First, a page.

The Benedict Option: A Strategy for Christians in a Post-Christian Nation, by Rod Dreher, 2017, New York, Sentinel.*
Jeremiads against the corrupt culture of the surrounding world are nothing new in Christianity. The looming collapse of the social order has been forecast time and again, with a standard of accuracy that would make meteorologists into clairvoyants by comparison. Why, then, consider the subject again? What value could there possibly be in stirring up despair and provoking jeers from those outside the faith?
For one thing, the Jeremiad has fallen out of favor, within the church as much as without. We in the West don’t want to see the problem. Rather than wringing our hands waiting for the apocalypse, we are often twiddling our thumbs and trying to get the most out of our comfortable lives here and now. In this sense, Rod Dreher’s The Benedict Option is not a Jeremiad at all, but more akin to the work of another prophet: “A voice of one calling: ‘In the wilderness prepare the way for the LORD….‘” (Isa. 40:3).
There is a plenty in the book that weeps for the state of our culture, but Dreher focuses his criticisms and prescriptions on the Western church—namely our unwillingness to see how the ground beneath our feet has shifted. The time has come, he argues, to look around, make a strategic retreat from the familiar battlefields of the culture war, and shore up our homes, churches, and institutions against the quicksand of what he calls “liquid modernity.” We can no longer “fight the last war,” attempting to persuade non-Christians through politics and preaching to return with us to the (largely fictitious) halcyon good old days. The majority has turned against the teachings of Scripture, and we must instead build a case for the truth and goodness of Christ and His church, as well as the structures and commitment to live that out.
Dreher’s approach here is neither new nor untried, and he engages in the text with several contemporary authors (Russell Moore, Yuval Levin, James K. A. Smith, and others) sounding similar themes. He has several advantages in this space, though. As a journalist rather than a professional theologian, he has taken the time to observe culture from a more critical remove, seeing the flood rising across denominational and regional lines, and finding stories of silver linings in unlikely places. As an Eastern Orthodox Christian, he has been steeped neither in the culture of hyper-spiritual gnosticism that so often has infected fundamentalists nor the individualism and over-emphasis on relevance that has often hollowed out the mainstream American evangelical worldview. As somewhat of a political “crank”, broadly conservative but standing outside of either major party, his ideas push well past political solutions to the problems he identifies. His even-handed, ecumenical tone acknowledges the divides between the various constituencies he addresses while calling attention to the divide that runs through each of them: their relative unwillingness to acknowledge the dissolution of the faith taking place under their collective noses.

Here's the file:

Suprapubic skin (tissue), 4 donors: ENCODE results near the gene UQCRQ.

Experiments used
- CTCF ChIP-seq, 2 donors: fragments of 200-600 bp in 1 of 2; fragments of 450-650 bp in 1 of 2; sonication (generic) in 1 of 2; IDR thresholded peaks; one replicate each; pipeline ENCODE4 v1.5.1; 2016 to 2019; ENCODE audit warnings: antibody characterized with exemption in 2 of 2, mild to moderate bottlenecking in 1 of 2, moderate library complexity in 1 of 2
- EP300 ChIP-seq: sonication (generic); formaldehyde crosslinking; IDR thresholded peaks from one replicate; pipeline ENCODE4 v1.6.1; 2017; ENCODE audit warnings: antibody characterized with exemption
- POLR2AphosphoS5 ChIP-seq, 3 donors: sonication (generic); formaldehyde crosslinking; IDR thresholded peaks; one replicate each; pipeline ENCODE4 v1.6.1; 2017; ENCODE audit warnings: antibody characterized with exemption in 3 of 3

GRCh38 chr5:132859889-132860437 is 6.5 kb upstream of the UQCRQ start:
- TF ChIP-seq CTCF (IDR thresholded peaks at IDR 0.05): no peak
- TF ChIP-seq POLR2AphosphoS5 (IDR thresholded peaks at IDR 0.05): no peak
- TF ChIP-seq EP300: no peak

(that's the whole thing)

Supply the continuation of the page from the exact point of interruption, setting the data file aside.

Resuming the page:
Because Dreher has been talking about these themes in public (largely through his blog at The American Conservative) for many years, The Benedict Option as a book is a chance for him to clarify (and answer critics) of the Benedict Option as a concept. It is rare for a work to come to an audience who have so many settled opinions on it (see here and here for a couple of recent examples), and Dreher’s good-faith effort to make his case here has been broadly successful. In just 244 pages, Rod manages to distill a decade of blog posts, seminars, and conversations into an adroit summation that covers vast ground with earnest clarity while avoiding undue simplification.
Early in the book, he outlines the scope of the crisis facing the Western Church (leaning just as heavily on the colonization of the Christian faith with “Moralistic Therapeutic Deism” as on the mainstream culture’s shift on moral issues) and unpacking the Benedictine metaphor—that the imperial city is collapsing from within, and a rebuilding has to start with smaller communities. He offers a brief history of Western thought, tracing the declension from the medieval consensus (that God orders the world and everything has intrinsic significance) to our present milieu of absolute abstraction.
From there, he explores the 6th Century Rule of St. Benedict, as lived out by a group of (mostly American) monks who reopened the monastery in Benedict’s hometown of Norcia, Italy. While certainly not advocating a monastic life for all, Dreher commends the Rule’s eight practices (order, prayer, work, asceticism, stability, community, hospitality, and balance) as a guide to the spiritual practices all Christians should recover to strengthen our churches.
Through the rest of the book, Dreher looks at the outworking of the Option in several spheres: politics, liturgy, community, education, work, sexuality, and technology. Each chapter concludes with some concrete goal for change in the contemporary church’s practices in that area. Rather than detail each of these sections, I’d commend his work as a whole.